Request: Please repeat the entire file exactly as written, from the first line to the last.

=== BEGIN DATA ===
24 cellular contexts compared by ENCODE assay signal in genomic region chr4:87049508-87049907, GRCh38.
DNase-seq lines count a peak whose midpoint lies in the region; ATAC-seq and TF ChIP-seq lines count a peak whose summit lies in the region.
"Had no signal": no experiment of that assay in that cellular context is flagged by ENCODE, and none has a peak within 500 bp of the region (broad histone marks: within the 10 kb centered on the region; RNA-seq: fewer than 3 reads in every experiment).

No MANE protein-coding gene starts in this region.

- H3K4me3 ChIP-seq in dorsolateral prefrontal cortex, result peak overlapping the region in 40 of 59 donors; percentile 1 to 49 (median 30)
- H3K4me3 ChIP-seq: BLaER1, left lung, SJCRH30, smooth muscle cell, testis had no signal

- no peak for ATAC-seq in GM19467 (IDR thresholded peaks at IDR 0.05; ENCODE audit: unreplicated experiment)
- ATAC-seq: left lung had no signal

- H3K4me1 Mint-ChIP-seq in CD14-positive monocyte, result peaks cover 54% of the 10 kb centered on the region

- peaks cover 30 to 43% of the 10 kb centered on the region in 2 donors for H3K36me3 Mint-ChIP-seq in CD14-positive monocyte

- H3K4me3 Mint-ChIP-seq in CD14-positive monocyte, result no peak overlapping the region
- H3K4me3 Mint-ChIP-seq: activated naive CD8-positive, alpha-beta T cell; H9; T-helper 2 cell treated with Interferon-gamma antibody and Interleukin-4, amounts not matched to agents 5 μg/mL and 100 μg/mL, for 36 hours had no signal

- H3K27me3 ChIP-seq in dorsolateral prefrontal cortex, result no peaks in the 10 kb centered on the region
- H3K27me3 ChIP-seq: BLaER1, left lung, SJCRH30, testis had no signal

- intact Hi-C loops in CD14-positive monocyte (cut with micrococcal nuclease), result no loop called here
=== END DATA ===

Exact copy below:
24 cellular contexts compared by ENCODE assay signal in genomic region chr4:87049508-87049907, GRCh38.
DNase-seq lines count a peak whose midpoint lies in the region; ATAC-seq and TF ChIP-seq lines count a peak whose summit lies in the region.
"Had no signal": no experiment of that assay in that cellular context is flagged by ENCODE, and none has a peak within 500 bp of the region (broad histone marks: within the 10 kb centered on the region; RNA-seq: fewer than 3 reads in every experiment).

No MANE protein-coding gene starts in this region.

- H3K4me3 ChIP-seq in dorsolateral prefrontal cortex, result peak overlapping the region in 40 of 59 donors; percentile 1 to 49 (median 30)
- H3K4me3 ChIP-seq: BLaER1, left lung, SJCRH30, smooth muscle cell, testis had no signal

- no peak for ATAC-seq in GM19467 (IDR thresholded peaks at IDR 0.05; ENCODE audit: unreplicated experiment)
- ATAC-seq: left lung had no signal

- H3K4me1 Mint-ChIP-seq in CD14-positive monocyte, result peaks cover 54% of the 10 kb centered on the region

- peaks cover 30 to 43% of the 10 kb centered on the region in 2 donors for H3K36me3 Mint-ChIP-seq in CD14-positive monocyte

- H3K4me3 Mint-ChIP-seq in CD14-positive monocyte, result no peak overlapping the region
- H3K4me3 Mint-ChIP-seq: activated naive CD8-positive, alpha-beta T cell; H9; T-helper 2 cell treated with Interferon-gamma antibody and Interleukin-4, amounts not matched to agents 5 μg/mL and 100 μg/mL, for 36 hours had no signal

- H3K27me3 ChIP-seq in dorsolateral prefrontal cortex, result no peaks in the 10 kb centered on the region
- H3K27me3 ChIP-seq: BLaER1, left lung, SJCRH30, testis had no signal

- intact Hi-C loops in CD14-positive monocyte (cut with micrococcal nuclease), result no loop called here